The parade began outside the city at 3:00 a.m. and reached the city at 7:00 a.m. on the August 24, 1777. John Adams was present and reported by letter, as often was his custom, to his wife Abigail, at their home in Braintree Massachusetts.

“The rain ceased, and the army marched through the town between seven & ten o’clock. The wagons went another road. Four regiments of the light horse, Bland’s, Baylor’s, Sheldon’s and Moylan’s. Four grand divisions of the army and the artillery ….marched twelve deep and yet took up above two hours in passing by. General Washington and the other general officers with their aides on horseback. The colonels and other field officers on horseback.

“We have now an army well appointed between us and Mr. Howe, and this army will be immediately joined by ten thousand militia, so that I feel as secure as if I were at Braintree, but not so happy. My happiness is nowhere to be found but there.

“The army … I find to be extremely well armed, pretty well clothed, and tolerably disciplined… There is such a mixture of the sublime and the beautiful, in military discipline that I wonder every officer we have is not charmed with it. Much remains to be done. Our soldiers have not yet quite the air of soldiers. They don’t keep step exactly on time. They don’t hold up their heads quite erect, nor turn out their toes so exactly as they ought. They don’t all of them cock their hats; and such that do, don’t all wear them the same way.

The Continental Army marched up Chestnut, turning to the Common, and then over Middle Ferry to the Heights of Derby according to Ranking. Rankin states:

“The next morning two divisions moved toward Wilmington, and the horse was ordered there. Washington rode ahead and at Wilmington learned that the enemy had begun landing that morning six miles below the Head of Elk. The next day, after breakfast, Washington, accompanied by Green and Lafayette and his aides, personally reconnoitered the country within two miles of Howe’s camp.”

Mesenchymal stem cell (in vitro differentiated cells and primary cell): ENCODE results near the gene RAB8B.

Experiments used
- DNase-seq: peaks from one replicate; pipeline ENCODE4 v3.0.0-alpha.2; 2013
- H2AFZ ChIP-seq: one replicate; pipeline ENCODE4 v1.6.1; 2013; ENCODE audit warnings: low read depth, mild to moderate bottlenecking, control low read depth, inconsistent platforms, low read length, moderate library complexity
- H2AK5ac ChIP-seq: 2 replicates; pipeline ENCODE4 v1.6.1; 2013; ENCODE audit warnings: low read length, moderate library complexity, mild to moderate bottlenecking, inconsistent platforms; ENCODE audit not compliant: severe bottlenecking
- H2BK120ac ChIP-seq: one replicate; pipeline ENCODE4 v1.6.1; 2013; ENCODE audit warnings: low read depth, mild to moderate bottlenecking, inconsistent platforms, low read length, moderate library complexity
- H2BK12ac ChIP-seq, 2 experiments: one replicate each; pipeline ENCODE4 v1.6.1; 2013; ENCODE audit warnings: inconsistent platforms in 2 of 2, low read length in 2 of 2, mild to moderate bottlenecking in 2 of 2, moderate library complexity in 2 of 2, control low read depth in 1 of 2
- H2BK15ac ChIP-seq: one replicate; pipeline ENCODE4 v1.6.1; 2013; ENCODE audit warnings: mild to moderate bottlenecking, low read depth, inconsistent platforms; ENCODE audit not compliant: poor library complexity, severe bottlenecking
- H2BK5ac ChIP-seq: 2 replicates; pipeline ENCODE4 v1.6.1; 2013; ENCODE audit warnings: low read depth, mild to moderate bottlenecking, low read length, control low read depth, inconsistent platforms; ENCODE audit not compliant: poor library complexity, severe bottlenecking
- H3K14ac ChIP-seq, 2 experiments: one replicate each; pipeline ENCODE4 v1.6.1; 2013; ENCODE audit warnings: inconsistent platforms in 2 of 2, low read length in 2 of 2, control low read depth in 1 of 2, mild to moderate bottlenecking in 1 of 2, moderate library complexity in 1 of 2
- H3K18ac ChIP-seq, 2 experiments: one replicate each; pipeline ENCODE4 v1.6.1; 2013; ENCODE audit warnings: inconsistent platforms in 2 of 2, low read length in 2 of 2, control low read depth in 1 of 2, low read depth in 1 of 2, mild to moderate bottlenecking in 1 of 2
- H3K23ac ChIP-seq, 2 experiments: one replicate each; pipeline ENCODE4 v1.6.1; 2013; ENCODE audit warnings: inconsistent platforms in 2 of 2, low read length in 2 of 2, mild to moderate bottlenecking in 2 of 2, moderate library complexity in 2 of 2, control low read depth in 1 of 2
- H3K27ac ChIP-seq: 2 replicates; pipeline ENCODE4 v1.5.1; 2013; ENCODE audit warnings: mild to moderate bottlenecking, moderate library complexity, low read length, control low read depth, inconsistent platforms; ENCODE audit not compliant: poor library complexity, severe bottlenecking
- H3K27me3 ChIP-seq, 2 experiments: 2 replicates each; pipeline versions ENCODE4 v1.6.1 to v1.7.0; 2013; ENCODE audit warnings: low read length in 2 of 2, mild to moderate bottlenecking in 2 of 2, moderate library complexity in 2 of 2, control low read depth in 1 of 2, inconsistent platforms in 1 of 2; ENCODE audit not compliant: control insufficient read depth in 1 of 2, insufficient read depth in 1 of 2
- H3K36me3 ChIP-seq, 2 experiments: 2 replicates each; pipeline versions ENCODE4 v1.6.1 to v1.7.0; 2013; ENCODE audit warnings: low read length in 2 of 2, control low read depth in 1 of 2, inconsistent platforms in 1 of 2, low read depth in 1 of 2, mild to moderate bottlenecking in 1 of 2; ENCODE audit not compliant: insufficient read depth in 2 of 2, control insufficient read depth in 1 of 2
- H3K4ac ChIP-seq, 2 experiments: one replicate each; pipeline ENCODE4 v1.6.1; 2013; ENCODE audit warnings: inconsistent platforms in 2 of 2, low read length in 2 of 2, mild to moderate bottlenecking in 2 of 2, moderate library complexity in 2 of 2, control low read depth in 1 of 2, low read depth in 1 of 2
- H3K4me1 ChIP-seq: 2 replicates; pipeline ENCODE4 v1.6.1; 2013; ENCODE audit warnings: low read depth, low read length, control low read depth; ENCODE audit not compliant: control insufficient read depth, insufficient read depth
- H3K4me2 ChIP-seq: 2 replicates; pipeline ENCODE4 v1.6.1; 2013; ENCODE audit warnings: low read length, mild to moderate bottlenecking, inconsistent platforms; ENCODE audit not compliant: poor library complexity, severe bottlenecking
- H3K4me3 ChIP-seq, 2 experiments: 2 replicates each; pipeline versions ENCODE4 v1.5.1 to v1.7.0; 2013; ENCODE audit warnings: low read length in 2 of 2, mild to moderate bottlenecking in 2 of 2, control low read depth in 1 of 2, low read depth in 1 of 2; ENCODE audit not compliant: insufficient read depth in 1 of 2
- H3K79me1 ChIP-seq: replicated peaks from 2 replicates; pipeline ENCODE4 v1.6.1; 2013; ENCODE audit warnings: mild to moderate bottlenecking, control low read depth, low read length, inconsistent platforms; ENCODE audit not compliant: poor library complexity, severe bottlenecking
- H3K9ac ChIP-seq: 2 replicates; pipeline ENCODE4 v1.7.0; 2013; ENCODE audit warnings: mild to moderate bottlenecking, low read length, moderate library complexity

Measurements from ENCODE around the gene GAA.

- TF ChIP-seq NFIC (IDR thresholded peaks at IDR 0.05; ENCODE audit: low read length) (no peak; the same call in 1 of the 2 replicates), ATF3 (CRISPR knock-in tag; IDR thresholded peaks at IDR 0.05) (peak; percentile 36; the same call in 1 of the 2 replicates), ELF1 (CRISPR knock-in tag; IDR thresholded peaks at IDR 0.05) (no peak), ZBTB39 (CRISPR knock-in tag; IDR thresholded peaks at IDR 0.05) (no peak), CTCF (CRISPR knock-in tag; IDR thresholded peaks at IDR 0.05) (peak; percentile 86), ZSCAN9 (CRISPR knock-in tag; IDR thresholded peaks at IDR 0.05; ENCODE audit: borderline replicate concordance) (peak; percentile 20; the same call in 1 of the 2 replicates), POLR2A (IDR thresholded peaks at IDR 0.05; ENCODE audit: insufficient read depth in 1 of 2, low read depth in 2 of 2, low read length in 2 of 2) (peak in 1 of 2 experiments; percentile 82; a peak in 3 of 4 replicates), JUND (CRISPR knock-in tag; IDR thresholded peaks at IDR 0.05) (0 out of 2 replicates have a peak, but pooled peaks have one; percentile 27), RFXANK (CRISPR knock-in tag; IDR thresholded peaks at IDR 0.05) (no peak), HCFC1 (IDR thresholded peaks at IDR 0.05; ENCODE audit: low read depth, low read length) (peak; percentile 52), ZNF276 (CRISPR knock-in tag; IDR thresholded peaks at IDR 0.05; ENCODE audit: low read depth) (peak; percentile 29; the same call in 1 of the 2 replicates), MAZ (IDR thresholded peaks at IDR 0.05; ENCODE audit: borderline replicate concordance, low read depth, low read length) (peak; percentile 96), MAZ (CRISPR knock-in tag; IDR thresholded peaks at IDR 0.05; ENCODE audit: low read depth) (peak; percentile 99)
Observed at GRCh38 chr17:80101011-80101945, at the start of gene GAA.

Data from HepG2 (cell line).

“As the American army gathered at Wilmington, Washington was in the saddle constantly, personally reconnoitering toward White Clay Creek, where his advance parties lay and occasionally skirmished with enemy patrols. Advance American pickets were out as far as Christina Bridge, and on the seventh the whole army moved up to the village of Newport, eight to ten miles from Iron Hill, to which Howe had advanced seven miles since landing.

“At three A.M. on the eighth, the general alarm sounded; tents were struck, and the regiments paraded and kept under arms until nine. A line of battle was then established on the east of Red Clay Creek, and Washington waited all day for an enemy attack he felt sure would come. In the evening, the enemy halted two miles from the American position. Washington scouted them warily and supposed that their intention was to amuse him in front, while turning his right flank and getting between him and Philadelphia. To prevent this, he set his army in motion at two in the morning of the ninth, put Brandywine Creek between his men and Howe’s and took a position on the high grounds behind one of the principal crossings, Chad’s Ford.”

Wayne & the Pennsylvania line were given a position at Chad’s Ford where the main attack was expected to take place. Wayne’s troops were on the right, Greene’s in the middle, Armstrong to the left with Maxwell in front and Stephen’s in reserve. These positions were within a mile of Washington’s headquarters.